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Homework Help: Mechanics Problem - tennis player hitting lob shot

  1. Dec 5, 2013 #1
    Mechanics Problem -- tennis player hitting lob shot

    1. The problem statement, all variables and given/known data

    A tennis player (1) located on the line at the back of the court attempts to “lob” his competitor. The tennis player (2) stands 2 meters behind the net facing player (1) who hits the ball in 0 (origin), 9 meters away from the net and at a height of 0.5m above the ground. The tennis ball travels with a speed Vo=12 m/s, with the velocity vector at an angle of 60degrees with the ground.
    g = 9.81 m/s2

    a. Determine the trajectory equation of the ball after being hit in plan(o,x,y)
    (give all the details from where the equation comes from)

    b. Give y = f(x) equation including the numerical parameters given.

    c. Knowing that player 2 jumps, extending his tennis racket at the maximum, reaches a height of H=2.5m, do you think he will intercept the ball?

    d. The rear tennis court line is 12m away from the net, will the ball be in? or will player1 fail?

    2. Relevant equations


    3. The attempt at a solution

    turned the vector into x & y components

    x = 12cos60 = 6
    y = 12sin60 = 10.39

    t1 =
    0 = 10.39-9.81t
    t = 1.06

    found hmax

    =5.50 + 0.5m = 6.00m

    found t2

    t2 = squareroot(2h/g)
    t2 = 1.10

    just stuck on wether thats correct or not, and how to go about b & c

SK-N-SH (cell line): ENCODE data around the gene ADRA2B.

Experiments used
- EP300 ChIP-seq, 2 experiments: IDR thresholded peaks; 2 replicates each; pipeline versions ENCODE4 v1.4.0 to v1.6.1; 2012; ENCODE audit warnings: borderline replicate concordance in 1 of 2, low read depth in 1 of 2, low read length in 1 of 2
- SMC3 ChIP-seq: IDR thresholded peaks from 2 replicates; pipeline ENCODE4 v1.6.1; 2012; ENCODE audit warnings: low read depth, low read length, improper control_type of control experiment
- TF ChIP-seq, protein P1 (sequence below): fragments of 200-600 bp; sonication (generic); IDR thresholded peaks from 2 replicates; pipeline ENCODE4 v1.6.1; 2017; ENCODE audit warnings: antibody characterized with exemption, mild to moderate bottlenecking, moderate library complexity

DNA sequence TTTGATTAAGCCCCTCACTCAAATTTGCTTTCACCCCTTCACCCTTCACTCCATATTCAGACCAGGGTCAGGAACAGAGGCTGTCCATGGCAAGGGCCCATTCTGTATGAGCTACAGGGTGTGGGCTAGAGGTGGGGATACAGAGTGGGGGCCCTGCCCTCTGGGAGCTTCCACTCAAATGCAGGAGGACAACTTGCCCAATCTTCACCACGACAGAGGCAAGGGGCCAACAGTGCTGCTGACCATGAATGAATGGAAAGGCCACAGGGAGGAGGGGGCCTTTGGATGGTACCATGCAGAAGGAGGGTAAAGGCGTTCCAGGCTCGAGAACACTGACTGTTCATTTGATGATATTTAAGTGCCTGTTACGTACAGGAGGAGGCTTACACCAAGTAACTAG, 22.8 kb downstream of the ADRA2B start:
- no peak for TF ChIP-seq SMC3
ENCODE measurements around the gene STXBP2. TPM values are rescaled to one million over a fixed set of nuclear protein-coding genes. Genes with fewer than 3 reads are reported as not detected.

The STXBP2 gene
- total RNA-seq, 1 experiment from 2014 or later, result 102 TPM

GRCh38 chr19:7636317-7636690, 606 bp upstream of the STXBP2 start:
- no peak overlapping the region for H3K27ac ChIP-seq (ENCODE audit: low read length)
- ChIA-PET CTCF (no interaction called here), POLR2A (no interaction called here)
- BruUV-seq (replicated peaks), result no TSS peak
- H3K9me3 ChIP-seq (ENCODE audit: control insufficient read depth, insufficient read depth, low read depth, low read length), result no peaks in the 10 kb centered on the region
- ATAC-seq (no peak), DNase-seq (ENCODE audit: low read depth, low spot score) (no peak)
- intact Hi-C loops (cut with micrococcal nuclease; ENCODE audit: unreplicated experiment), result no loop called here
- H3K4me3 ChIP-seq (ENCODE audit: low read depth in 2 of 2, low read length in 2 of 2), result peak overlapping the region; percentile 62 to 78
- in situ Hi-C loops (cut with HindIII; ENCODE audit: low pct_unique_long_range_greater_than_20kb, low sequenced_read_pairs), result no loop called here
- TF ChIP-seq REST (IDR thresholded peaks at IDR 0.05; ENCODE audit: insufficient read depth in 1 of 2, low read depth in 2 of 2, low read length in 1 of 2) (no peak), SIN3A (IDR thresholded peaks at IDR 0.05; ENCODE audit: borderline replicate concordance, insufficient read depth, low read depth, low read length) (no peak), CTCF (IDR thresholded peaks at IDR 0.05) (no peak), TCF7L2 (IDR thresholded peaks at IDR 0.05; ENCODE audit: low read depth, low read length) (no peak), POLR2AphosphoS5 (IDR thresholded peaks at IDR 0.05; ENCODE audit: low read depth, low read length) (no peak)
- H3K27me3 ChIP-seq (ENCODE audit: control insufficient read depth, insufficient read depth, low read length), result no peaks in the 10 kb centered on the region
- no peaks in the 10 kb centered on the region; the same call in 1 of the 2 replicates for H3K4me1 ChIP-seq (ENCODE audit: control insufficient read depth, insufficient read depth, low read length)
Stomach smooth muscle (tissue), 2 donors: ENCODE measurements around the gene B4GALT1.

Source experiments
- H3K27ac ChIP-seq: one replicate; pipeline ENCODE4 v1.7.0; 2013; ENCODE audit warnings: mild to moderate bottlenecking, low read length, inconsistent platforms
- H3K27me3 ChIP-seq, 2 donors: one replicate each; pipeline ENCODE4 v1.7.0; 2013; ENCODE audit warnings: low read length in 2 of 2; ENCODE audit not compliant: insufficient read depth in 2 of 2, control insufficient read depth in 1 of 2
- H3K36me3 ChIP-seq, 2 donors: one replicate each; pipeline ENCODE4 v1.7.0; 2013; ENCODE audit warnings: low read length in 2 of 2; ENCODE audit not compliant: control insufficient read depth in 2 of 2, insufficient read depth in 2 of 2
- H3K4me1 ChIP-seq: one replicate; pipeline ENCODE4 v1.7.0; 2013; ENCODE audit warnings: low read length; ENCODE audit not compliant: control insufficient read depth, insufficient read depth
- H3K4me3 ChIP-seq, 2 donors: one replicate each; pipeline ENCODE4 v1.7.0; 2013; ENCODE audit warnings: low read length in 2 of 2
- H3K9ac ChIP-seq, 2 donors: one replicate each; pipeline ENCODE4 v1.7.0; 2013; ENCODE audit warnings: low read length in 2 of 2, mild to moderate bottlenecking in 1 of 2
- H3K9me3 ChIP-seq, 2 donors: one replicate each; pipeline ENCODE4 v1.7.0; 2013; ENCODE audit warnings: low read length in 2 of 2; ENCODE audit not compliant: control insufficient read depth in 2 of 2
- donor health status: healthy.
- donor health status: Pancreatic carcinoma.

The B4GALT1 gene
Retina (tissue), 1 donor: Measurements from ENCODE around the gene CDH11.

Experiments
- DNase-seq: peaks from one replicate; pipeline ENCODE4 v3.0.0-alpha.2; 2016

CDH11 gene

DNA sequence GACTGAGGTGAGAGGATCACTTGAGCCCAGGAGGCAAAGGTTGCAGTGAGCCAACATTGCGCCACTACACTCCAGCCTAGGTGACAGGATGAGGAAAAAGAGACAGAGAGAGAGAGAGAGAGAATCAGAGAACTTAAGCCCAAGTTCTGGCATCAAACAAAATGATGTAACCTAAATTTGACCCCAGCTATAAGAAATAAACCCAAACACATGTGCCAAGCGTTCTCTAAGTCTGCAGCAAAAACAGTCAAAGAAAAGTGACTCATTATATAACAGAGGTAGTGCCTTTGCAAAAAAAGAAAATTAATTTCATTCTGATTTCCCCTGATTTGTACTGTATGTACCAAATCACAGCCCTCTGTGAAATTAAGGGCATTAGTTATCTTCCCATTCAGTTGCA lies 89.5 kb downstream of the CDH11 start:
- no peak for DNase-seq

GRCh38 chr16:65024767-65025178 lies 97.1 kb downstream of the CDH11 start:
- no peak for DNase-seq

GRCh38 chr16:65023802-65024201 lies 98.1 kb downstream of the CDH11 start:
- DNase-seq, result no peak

2. jcsd
  3. Dec 6, 2013 #2

    Simon Bridge

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    Science Advisor
    Homework Helper

    Lessee... you appear to be neglecting air resistance.

    How is the trajectory equation different from the y=f(x) equation?
    Given y(x), you just want to find y(x=position of player 2).

    You've chosen to find the equations of motion first - note: you really need to keep x and y as positions rather than speeds, as you have. So:

    ##\vec{r}(0)=(x,y,z)=(0,0.5,0)\text{ m}\\
    \vec{v}(0)=(\cos\theta , \sin\theta, 0)u \text{ m/s}\\
    \vec{a}(0< t<T)=(0,-g,0)\text{m/s}^2\\
    \vec{r}(T)=(R,0,0)\text{ m}?\\
    \vec{r}_{1}=(0,0,0)\text{ m}\\
    \vec{r}_2=(11,0,0)\text{ m}##

    Where T is the "total time of flight" ... does it matter if T is the time to hit the grund or the time to return to initial height (ie why not make the initial height at y=0m and the ground at y=-0.5m?)

    Note ##\sin(60^\circ)=1/\sqrt{3}## ... don't round it off too soon.

    You put t1=... what happens at time t1? You should say at the start - it helps you figure if your answers are correct later.
    Same for t2=...

    t1 appears to be the time to reach the maximum height. In "t=0.6" you lost the subscript and the units for some reason. You have to watch this.

    t2 appears to be the time to fall to the ground again.

    If all this is what you intended to calculate, then why are you stuck on whether this is correct or not?
    What is it about the answers that bothers you?

    I cannot tell if the approach is "correct" unless you tell me why you have calculated these values though.
    i.e. ##R=u(t_1+t_2)\cos\theta## would be the distance from player 1 that the ball hits the ground but so what?

    Personally, I'd make T the time it takes the ball to reach player 2 ... then ##r(t)=(x(T),y(T),0)##.

    You already know the equations for x(t) and y(t) right?
    Last edited: Dec 6, 2013
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